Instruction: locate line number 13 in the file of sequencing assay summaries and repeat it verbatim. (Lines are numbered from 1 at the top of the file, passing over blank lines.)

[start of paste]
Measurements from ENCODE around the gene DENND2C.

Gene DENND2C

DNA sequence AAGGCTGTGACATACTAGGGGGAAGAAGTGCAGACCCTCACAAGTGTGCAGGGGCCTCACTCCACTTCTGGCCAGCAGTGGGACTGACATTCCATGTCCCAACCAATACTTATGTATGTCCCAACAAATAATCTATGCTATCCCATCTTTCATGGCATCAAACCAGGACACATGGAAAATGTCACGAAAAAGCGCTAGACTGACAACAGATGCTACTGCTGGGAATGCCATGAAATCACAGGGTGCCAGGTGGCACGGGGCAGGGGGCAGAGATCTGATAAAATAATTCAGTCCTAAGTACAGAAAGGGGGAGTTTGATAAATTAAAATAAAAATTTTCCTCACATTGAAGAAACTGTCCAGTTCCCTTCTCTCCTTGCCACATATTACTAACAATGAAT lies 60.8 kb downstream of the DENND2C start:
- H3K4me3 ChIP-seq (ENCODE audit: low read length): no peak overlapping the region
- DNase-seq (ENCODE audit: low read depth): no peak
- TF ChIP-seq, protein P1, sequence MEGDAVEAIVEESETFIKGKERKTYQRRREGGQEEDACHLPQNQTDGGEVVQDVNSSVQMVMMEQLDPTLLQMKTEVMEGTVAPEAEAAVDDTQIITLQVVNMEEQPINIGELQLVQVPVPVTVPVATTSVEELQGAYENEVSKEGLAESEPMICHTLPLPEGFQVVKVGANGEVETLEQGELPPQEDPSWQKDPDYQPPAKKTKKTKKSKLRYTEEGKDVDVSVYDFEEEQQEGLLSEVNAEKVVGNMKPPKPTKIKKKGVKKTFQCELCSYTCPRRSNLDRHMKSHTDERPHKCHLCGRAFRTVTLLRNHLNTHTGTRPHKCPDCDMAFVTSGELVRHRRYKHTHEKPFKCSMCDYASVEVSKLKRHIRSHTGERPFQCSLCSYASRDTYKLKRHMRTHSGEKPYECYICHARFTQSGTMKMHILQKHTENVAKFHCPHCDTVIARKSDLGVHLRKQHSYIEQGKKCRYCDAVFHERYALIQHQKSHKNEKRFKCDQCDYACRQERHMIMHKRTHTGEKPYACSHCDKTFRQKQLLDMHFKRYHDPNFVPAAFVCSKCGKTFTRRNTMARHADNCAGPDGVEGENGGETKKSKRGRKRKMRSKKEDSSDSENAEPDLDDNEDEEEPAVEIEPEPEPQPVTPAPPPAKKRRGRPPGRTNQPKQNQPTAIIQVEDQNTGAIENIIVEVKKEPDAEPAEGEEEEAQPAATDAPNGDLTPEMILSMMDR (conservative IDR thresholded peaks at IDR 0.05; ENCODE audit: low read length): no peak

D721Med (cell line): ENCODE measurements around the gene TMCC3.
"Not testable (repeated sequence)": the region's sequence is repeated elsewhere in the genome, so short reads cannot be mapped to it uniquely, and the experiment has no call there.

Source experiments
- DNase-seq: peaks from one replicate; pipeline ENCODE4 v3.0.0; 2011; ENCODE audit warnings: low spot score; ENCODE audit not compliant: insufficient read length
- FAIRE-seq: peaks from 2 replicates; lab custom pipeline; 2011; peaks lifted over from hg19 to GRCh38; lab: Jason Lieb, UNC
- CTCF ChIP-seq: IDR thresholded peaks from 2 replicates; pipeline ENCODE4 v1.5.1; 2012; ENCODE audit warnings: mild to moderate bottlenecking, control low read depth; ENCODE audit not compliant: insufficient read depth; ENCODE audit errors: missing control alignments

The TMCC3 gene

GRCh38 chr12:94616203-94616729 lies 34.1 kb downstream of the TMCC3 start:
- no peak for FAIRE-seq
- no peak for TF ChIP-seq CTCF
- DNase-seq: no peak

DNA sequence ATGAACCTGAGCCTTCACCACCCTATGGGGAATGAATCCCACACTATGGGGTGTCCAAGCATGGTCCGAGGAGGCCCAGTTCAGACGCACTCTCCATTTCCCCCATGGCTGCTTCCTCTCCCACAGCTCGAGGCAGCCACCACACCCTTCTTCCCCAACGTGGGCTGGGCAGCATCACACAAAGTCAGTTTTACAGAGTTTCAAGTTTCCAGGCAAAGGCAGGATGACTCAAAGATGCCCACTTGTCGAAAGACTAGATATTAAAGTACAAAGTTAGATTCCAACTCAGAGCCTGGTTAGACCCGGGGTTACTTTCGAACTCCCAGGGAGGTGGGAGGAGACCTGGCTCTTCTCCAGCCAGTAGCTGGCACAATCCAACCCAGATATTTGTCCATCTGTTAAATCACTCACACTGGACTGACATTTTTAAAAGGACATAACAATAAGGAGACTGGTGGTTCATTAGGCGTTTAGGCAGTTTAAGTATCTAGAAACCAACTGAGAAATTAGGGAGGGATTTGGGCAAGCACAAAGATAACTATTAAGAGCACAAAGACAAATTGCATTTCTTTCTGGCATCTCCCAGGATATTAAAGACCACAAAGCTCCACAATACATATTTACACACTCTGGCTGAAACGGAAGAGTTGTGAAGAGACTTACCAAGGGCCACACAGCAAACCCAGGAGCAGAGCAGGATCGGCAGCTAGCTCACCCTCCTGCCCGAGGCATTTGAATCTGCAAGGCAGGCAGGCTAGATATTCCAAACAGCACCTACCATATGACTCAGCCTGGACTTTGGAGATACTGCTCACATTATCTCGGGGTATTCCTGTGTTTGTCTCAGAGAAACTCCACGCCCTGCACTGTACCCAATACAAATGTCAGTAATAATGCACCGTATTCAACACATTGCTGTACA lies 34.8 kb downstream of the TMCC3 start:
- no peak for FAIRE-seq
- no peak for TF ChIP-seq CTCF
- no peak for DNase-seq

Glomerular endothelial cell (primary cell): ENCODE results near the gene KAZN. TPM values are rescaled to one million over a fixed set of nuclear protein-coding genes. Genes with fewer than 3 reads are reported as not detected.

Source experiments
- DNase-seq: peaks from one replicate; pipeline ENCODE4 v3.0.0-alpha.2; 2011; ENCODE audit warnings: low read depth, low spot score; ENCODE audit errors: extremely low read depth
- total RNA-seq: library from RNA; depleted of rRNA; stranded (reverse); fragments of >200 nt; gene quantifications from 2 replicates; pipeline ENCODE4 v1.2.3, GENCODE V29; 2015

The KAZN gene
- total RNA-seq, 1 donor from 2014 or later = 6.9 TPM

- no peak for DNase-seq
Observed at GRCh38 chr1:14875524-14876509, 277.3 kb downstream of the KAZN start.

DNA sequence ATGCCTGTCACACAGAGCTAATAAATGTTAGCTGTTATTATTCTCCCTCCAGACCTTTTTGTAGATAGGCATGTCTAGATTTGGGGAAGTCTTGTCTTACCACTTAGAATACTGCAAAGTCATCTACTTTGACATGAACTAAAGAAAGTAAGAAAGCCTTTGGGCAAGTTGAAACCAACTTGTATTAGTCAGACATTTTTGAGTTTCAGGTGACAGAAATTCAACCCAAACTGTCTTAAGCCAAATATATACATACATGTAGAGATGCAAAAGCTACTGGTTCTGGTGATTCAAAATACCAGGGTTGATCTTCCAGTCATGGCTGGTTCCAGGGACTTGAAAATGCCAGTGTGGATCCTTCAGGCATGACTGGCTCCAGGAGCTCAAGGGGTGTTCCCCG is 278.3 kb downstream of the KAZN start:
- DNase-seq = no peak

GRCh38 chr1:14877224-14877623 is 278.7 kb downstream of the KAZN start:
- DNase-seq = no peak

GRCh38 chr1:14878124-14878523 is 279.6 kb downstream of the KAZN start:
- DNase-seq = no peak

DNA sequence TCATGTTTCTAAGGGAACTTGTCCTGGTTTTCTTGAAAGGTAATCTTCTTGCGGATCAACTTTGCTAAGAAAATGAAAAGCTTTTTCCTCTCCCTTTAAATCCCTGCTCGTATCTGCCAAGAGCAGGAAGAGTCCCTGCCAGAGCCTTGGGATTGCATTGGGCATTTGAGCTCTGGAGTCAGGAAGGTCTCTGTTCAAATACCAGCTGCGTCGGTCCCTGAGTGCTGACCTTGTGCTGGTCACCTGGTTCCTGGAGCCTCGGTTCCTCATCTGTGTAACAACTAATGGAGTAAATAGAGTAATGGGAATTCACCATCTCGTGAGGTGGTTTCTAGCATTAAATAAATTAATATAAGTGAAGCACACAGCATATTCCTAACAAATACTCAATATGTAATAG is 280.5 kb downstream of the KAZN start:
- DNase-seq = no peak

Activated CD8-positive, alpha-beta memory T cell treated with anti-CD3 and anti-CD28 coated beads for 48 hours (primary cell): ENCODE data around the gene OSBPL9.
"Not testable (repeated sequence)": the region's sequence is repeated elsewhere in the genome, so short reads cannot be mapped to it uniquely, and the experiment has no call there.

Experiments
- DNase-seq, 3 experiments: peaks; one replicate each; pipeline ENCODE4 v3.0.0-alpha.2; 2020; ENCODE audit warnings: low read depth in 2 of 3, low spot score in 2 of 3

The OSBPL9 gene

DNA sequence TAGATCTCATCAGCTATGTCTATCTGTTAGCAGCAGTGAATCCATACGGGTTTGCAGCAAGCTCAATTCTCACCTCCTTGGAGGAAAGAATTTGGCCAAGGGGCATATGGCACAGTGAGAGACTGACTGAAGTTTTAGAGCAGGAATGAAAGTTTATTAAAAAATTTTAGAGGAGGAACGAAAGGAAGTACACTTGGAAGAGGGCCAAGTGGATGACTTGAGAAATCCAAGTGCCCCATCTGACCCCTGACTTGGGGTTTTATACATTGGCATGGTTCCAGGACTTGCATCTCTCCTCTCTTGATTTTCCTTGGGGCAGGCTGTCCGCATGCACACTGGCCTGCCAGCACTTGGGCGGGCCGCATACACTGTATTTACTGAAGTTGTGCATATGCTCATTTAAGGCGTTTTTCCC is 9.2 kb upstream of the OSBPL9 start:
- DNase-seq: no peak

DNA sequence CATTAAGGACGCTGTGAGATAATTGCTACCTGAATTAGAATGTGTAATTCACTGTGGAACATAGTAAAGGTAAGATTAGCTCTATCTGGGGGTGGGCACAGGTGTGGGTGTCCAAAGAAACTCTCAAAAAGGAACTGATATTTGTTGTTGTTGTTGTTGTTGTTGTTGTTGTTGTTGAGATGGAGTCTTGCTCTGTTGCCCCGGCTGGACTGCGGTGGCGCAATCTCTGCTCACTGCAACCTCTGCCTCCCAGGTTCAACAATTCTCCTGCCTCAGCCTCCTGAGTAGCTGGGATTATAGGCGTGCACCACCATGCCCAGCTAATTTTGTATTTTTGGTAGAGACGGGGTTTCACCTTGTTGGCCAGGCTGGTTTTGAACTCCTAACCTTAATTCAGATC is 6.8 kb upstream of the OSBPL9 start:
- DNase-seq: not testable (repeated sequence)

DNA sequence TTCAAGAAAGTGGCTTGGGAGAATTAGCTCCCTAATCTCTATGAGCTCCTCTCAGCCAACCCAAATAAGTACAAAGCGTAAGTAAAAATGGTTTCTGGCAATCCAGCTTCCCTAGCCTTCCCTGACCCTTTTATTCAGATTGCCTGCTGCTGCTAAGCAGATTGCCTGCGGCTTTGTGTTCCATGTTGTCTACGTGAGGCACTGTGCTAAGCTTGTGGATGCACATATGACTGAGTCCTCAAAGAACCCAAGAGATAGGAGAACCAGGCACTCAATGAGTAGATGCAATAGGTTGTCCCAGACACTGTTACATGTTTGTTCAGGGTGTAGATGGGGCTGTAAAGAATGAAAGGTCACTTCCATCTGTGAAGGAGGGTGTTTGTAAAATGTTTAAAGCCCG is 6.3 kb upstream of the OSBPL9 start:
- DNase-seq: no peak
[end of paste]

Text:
The TMCC3 gene